Drama, Fantasy, Romance
Rated PG-13 (contains violence, mild sexual content)
Runs 122 minutes

“Twilight” takes the high school romance genre we’re all too familiar with and adds an interesting twist; the male interest is now a vampire. Unfortunately, the film’s need to stay within the bounds of young adult prevents it from reaching the maturity level needed from such a Gothic topic.

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The Rolling Stones: Gimme Shelter

Movie Review #852: The most fascinating and the most brutal documentary my eyes have ever watched.

★★★★
By Alexander Diminiano

Gimme Shelter

Documentary, Music
Rated R (contains footage of actual murder, disturbing content, violence, graphic nudity, drug use, strong language)
91 minutes

On December 6, 1969, a free concert was held on the Altamont Speedway in San Francisco, California.  The concert was expected to go down in history as “Woodstock West.”  When talking about the attendance of the concert, that it was indeed.  300,000 people congregated around a scaffold to hear multiple bands perform rock ‘n roll music.  But Altamont wasn’t at all the peaceful gathering that Woodstock was.  Practically everybody at the concert was using hallucinogenic drugs, and by the time the Rolling Stones got on the scaffold to perform the final act, violent outbreaks were beginning to erupt between the Hells Angels Motorcycle Club (who acted as security guards during the concert) and the audience.  At multiple times during the concert, Mick Jagger would tell everybody that there would be no more music until everybody calmed down.  In fact, he stopped right in the middle of “Sympathy for the Devil” to ask what all the fighting was about, before completely restarting the song.  During the next number, “Under My Thumb”, a man named Meredith Hunter was stabbed to death by Hells Angels member Alan Passaro.

The truth is stranger than fiction.  So much stranger, and we are able to thoroughly understand that adage when watching the documentary “The Rolling Stones: Gimme Shelter”.  Directors Albert and David Maysles captured unbelievably raw footage from the Altamont Concert on December 6th, and it’s viscerally edited by Charlotte Zwerin (who’s credited as another director).  There’s moments in the film that are as disturbing as they are hypnotizing.  The audience is seen writhing around like animals and thinking nothing of it.  Some audience members clamber up on the stage while the Stones are performing, in an attempt to talk to their frontman Mick Jagger, only to get thrown back out into the crowd by the Hells Angels Motorcycle Club.  The Stones try and act like they don’t see anything going on.  The sight of this movie is almost too surreal and nightmareish to believe.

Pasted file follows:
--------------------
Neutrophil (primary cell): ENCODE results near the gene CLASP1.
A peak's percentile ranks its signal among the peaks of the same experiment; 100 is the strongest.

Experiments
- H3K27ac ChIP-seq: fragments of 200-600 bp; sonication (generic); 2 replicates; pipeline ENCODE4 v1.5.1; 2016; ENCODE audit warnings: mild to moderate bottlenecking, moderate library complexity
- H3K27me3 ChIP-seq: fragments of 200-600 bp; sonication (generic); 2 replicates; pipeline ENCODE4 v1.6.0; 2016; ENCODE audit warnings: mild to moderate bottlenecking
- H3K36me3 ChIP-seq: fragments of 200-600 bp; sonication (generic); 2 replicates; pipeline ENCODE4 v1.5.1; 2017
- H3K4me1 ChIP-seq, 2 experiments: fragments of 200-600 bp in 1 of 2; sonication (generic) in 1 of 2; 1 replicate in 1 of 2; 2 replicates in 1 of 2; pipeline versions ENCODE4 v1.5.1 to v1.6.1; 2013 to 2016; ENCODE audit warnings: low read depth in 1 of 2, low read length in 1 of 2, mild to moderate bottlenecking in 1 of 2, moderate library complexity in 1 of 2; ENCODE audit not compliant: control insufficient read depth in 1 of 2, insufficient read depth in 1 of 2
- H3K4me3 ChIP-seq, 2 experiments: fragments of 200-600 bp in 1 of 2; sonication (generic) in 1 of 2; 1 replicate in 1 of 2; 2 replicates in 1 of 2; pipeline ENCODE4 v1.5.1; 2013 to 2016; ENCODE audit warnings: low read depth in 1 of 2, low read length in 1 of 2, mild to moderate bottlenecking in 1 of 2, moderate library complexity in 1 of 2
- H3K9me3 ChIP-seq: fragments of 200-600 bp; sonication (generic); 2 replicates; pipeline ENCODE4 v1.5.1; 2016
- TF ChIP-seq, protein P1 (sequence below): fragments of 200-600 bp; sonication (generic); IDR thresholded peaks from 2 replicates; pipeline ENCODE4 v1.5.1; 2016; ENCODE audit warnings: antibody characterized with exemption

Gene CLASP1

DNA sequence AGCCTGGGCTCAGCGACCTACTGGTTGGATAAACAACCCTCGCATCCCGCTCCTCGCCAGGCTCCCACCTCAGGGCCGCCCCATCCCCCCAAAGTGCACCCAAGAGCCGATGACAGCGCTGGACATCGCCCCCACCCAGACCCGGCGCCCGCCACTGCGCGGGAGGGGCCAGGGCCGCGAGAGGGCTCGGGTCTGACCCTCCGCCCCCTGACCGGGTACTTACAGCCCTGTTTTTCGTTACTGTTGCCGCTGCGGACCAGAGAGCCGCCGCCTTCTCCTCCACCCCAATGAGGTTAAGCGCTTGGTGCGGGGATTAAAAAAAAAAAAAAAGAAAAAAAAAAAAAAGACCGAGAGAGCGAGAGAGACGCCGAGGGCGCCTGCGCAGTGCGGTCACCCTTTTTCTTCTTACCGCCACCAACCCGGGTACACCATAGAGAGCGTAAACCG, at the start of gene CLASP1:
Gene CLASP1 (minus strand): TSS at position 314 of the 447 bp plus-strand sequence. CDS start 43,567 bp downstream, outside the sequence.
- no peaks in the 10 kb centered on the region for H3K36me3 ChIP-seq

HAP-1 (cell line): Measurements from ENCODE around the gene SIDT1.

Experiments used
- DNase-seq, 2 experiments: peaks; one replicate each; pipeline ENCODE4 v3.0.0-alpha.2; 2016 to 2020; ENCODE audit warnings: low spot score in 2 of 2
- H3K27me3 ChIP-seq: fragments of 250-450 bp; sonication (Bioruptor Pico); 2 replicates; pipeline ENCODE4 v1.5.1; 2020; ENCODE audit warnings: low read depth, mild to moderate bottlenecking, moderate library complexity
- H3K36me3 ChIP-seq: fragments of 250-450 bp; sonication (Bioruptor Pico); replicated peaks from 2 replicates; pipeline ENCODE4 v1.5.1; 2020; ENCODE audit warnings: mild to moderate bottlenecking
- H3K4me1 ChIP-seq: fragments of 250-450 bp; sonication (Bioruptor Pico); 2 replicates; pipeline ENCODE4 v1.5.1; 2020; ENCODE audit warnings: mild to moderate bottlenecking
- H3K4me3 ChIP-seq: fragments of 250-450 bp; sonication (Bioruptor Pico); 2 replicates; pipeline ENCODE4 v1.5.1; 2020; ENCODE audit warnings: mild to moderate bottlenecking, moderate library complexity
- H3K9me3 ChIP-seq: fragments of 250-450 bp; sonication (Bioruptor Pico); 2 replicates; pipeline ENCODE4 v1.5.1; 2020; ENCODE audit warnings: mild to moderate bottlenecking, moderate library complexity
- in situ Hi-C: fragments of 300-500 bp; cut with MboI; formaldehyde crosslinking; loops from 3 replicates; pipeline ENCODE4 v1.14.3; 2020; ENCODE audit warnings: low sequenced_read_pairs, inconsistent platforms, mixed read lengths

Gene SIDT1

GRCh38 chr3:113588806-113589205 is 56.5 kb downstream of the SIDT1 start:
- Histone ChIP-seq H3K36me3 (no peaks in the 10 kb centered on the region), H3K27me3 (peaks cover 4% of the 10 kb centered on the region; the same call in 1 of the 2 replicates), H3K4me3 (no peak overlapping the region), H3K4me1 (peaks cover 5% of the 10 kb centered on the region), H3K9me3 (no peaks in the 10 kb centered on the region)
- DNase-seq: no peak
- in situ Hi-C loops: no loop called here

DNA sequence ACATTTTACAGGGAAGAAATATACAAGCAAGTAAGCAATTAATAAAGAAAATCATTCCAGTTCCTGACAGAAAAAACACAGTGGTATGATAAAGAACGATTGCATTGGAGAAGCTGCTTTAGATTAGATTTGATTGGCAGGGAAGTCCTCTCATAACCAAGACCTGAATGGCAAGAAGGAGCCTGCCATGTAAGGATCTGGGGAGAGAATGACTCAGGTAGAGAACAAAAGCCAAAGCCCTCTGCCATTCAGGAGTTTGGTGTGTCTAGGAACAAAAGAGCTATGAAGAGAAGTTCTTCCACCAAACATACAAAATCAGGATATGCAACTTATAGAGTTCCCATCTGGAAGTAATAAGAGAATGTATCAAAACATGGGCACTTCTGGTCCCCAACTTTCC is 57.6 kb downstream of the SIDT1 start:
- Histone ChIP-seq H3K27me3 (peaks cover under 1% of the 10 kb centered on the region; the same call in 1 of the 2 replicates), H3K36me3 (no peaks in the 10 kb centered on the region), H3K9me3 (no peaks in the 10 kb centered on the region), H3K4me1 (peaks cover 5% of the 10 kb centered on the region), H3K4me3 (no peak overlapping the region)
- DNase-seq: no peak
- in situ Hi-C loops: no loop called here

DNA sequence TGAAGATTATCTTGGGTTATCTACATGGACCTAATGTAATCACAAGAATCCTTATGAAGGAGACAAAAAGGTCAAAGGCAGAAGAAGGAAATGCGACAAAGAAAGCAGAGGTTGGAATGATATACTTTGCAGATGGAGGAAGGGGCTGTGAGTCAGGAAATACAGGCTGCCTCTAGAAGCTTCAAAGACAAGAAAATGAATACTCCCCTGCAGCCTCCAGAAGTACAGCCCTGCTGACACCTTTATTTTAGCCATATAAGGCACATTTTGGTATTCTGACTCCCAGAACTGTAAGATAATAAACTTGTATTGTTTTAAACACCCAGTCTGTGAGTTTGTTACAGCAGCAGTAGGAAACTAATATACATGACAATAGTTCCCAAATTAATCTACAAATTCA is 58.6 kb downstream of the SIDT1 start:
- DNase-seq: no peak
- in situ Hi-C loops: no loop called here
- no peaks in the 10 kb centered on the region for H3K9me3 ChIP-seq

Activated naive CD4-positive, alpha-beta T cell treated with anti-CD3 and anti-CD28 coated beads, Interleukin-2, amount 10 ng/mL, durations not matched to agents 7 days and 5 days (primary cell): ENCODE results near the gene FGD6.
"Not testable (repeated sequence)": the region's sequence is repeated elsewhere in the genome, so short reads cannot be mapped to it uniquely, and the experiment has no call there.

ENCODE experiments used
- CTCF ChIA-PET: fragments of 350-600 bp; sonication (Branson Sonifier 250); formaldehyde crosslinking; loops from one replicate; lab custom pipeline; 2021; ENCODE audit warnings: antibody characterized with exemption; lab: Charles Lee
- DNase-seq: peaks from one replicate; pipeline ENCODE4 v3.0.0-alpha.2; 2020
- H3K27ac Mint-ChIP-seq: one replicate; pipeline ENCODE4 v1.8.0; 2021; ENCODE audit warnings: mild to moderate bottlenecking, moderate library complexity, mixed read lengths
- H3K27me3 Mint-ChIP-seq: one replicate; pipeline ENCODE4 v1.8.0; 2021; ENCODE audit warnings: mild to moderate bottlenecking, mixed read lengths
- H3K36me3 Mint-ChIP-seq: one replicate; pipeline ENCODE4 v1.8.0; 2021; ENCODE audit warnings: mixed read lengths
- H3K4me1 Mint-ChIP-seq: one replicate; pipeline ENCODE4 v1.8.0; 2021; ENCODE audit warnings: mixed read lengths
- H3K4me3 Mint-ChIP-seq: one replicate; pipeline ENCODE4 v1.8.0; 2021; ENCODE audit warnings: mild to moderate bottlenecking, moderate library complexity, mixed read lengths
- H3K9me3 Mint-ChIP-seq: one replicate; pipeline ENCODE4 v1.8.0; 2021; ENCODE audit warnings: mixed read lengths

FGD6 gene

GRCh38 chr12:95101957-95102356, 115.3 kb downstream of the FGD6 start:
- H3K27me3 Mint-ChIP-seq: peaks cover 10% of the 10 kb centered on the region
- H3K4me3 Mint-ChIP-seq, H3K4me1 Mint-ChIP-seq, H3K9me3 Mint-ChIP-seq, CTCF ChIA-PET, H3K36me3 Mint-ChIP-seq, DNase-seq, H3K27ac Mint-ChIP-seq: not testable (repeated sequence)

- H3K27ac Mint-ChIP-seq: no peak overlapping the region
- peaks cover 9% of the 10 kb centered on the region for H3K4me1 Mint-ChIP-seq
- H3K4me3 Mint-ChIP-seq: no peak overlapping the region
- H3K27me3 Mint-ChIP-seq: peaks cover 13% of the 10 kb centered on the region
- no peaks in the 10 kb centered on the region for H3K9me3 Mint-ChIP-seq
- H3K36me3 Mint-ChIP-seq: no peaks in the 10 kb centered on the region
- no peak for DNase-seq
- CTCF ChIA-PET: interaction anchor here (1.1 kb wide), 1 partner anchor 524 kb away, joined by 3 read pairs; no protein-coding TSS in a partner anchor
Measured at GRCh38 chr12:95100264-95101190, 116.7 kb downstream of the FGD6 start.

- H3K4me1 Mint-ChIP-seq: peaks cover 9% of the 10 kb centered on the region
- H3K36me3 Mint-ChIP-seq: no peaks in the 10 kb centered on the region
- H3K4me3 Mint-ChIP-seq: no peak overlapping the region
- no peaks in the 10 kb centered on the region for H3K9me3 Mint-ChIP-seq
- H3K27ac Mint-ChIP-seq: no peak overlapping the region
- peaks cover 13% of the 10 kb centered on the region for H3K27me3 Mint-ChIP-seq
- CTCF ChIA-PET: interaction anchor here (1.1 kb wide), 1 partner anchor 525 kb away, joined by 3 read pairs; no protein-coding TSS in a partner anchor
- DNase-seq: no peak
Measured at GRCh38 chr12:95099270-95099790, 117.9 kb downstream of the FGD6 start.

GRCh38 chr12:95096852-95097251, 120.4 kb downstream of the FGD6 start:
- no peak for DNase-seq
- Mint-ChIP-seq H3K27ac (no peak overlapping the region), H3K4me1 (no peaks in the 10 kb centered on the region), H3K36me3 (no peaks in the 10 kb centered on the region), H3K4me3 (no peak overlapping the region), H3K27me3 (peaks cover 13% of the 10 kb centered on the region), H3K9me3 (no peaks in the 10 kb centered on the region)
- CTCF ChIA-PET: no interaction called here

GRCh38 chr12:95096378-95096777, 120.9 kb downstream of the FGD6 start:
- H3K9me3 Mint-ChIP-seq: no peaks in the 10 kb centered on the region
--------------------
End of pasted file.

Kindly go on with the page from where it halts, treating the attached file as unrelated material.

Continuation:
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Gimme Shelter

Movie Review #851: ‘Gimme Shelter’ is no classic, but it’s highlighted by a solid performance.

★★½
By Alexander Diminiano

gimme_shelter

Drama
Rated PG-13 (contains mature themes, depiction of abuse, violence, drug content, profanity)
101 minutes

The film is an independent drama, and for most of the movie, it takes into consideration just how depraved the life of sixteen-year-old Apple (Vanessa Hudgens) is. Her mother has been arrested for drugs, and she’s been from shelter to shelter. Her mother’s just gotten back from jail when the story opens up, and Apple runs away. She hopes to build a better life for herself, but instead discovers that she is pregnant, and now has two lives to support. The cutting, visceral imagery and tour de force performance by Hudgens emphasize just what a horrible life it is the character is living, and it’s more convincingly a true story than most other dramas in recent memory.

But that’s just the first hour of the movie. The rest of the movie just wants to be uplifting, and while I guess it was to some extent, it becomes extremely superficial. The remainder of the movie serves the same purpose as a fundraiser for pregnant teenage girls. It’s not the fact that “Gimme Shelter” is cinema’s most pro-humanitarian movie of the year, but that it tries so damn hard to claim that title, that makes its last forty minutes cloying and unconvincing.